24. Victor A. Ginsburgh & Juan Prieto-Rodriguez, 2011. "Returns to Foreign Languages of Native Workers in the European Union," ILR Review, Cornell University, ILR School, vol. 64(3), pages 599-618, April.
    25. Chiswick, Barry R. & Wang, Zhiling, 2016. "Social Contacts, Dutch Language Proficiency and Immigrant Economic Performance in the Netherlands: A Longitudinal Study," IZA Discussion Papers 9760, Institute of Labor Economics (IZA).
    26. Fischer, Justina AV, 2010. "Accounting for Unobserved Country Heterogeneity in Happiness Research: Country Fixed Effects versus Region Fixed Effects," MPRA Paper 22272, University Library of Munich, Germany.
    27. Ada Ferrer-i-Carbonell & Paul Frijters, 2004. "How Important is Methodology for the estimates of the determinants of Happiness?," Economic Journal, Royal Economic Society, vol. 114(497), pages 641-659, July.
    28. Yip, Winnie & Subramanian, S.V. & Mitchell, Andrew D. & Lee, Dominic T.S. & Wang, Jian & Kawachi, Ichiro, 2007. "Does social capital enhance health and well-being? Evidence from rural China," Social Science & Medicine, Elsevier, vol. 64(1), pages 35-49, January.
    29. Lebrun, Lydie A., 2012. "Effects of length of stay and language proficiency on health care experiences among Immigrants in Canada and the United States," Social Science & Medicine, Elsevier, vol. 74(7), pages 1062-1072.
    30. Oriol Aspachs-Bracons & Irma Clots-Figueras & Joan Costa-Font & Paolo Masella, 2008. "Compulsory Language Educational Policies and Identity Formation," Journal of the European Economic Association, MIT Press, vol. 6(2-3), pages 434-444, 04-05.
    31. Nobles, Jenna & Weintraub, Miranda Ritterman & Adler, Nancy E., 2013. "Subjective socioeconomic status and health: Relationships reconsidered," Social Science & Medicine, Elsevier, vol. 82(C), pages 58-66.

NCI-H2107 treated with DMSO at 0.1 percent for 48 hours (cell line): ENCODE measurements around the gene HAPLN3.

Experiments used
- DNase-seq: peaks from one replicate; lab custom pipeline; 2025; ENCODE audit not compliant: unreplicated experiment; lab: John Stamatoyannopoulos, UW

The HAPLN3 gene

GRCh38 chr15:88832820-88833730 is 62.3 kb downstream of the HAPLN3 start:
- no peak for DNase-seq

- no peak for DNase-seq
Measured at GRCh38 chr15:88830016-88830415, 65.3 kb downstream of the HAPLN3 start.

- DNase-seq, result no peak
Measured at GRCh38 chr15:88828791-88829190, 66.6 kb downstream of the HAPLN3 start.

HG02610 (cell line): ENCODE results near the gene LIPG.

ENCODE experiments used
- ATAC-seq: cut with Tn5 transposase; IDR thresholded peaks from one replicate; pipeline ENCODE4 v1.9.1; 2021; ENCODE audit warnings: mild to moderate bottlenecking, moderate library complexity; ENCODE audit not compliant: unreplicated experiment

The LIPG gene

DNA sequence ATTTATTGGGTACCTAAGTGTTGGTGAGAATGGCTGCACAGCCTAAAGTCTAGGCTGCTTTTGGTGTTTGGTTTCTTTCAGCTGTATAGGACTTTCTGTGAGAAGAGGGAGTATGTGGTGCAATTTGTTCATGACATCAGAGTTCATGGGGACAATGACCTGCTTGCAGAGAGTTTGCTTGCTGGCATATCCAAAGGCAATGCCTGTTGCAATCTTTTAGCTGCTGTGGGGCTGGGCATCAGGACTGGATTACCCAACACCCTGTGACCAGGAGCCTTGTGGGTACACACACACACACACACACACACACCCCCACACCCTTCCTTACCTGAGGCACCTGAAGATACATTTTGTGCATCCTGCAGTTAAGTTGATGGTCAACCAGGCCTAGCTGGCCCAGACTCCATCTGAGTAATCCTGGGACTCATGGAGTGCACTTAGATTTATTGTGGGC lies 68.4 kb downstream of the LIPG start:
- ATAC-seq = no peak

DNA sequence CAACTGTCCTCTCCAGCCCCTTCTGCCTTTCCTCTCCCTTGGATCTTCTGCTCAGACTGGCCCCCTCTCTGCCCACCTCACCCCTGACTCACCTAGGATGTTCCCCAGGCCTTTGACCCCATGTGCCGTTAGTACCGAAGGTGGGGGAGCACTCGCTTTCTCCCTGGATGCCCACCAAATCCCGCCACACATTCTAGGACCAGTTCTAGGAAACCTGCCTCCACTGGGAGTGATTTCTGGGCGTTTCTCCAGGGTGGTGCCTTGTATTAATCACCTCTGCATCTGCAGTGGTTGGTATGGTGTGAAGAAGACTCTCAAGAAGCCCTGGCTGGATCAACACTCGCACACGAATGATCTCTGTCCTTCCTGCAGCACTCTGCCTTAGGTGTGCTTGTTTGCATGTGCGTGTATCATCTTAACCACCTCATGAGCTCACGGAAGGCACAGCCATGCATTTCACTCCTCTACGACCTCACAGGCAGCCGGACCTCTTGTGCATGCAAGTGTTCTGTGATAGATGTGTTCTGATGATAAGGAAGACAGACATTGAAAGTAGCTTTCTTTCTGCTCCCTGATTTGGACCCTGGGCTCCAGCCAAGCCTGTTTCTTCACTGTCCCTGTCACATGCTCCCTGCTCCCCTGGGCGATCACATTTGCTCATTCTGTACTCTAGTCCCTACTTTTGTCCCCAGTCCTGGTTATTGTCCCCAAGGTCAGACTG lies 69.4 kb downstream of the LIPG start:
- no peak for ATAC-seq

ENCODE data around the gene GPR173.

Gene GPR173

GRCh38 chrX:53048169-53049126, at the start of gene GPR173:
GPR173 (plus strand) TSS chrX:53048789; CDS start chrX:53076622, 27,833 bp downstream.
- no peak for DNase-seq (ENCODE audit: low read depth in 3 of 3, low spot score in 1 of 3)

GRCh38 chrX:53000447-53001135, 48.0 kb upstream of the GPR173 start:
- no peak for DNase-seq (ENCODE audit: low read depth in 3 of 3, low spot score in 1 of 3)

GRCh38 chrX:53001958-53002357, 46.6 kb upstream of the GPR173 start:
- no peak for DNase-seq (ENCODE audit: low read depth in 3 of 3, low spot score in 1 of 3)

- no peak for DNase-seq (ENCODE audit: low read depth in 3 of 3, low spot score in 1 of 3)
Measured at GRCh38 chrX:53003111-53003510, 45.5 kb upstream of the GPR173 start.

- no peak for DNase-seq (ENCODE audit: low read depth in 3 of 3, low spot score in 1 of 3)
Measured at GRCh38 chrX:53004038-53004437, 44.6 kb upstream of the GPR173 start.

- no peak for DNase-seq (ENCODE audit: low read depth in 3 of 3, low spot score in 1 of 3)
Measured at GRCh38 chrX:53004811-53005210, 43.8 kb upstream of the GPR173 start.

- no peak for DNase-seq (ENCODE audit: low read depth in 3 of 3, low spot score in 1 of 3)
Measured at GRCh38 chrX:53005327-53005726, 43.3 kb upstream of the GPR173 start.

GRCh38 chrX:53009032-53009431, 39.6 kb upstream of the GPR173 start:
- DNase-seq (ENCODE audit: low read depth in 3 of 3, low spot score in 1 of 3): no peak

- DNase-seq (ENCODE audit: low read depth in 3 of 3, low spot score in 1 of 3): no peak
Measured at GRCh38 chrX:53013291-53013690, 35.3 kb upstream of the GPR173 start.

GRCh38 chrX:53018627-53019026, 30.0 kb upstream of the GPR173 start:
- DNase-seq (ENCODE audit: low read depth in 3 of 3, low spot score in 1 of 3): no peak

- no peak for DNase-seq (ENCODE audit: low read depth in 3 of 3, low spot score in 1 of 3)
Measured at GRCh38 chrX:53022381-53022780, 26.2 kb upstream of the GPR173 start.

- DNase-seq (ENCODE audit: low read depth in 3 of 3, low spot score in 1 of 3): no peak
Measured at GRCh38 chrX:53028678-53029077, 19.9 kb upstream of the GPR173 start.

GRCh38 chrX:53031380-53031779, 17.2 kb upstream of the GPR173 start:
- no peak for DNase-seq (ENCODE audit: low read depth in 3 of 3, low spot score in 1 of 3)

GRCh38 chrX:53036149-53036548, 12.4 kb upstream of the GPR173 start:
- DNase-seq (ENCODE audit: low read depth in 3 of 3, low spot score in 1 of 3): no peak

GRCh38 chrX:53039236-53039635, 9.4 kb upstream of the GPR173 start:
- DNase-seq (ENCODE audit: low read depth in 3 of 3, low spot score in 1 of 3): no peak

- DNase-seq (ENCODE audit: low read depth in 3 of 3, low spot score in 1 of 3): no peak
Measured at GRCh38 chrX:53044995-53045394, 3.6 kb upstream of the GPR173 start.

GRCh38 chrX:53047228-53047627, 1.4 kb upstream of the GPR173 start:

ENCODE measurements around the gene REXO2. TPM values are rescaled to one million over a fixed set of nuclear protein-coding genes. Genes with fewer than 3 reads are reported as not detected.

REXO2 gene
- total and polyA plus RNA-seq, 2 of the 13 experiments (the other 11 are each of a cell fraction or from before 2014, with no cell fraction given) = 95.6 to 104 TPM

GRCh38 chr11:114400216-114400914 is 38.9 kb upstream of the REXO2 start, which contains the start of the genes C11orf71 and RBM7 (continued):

32. Erreygers, Guido, 2009. "Correcting the Concentration Index," Journal of Health Economics, Elsevier, vol. 28(2), pages 504-515, March.
    33. von dem Knesebeck, Olaf & Verde, Pablo E. & Dragano, Nico, 2006. "Education and health in 22 European countries," Social Science & Medicine, Elsevier, vol. 63(5), pages 1344-1351, September.
    34. Strauss, John & Lei, Xiaoyan & Park, Albert & Shen, Yan & Smith, James P. & Yang, Zhe & Zhao, Yaohui, 2010. "Health Outcomes and Socio-Economic Status among the Elderly in China: Evidence from the CHARLS Pilot," IZA Discussion Papers 5152, Institute of Labor Economics (IZA).
    35. Weixiang Luo & Yu Xie, 2014. "Socio-economic disparities in mortality among the elderly in China," Population Studies, Taylor & Francis Journals, vol. 68(3), pages 305-320, November.
    Full references (including those not matched with items on IDEAS)

    Citations

    Citations are extracted by the CitEc Project, subscribe to its RSS feed for this item.
    as


    Cited by:

    1. Wang, Haining & Smyth, Russell & Cheng, Zhiming, 2017. "The economic returns to proficiency in English in China," China Economic Review, Elsevier, vol. 43(C), pages 91-104.

    Most related items

    These are the items that most often cite the same works as this one and are cited by the same works as this one.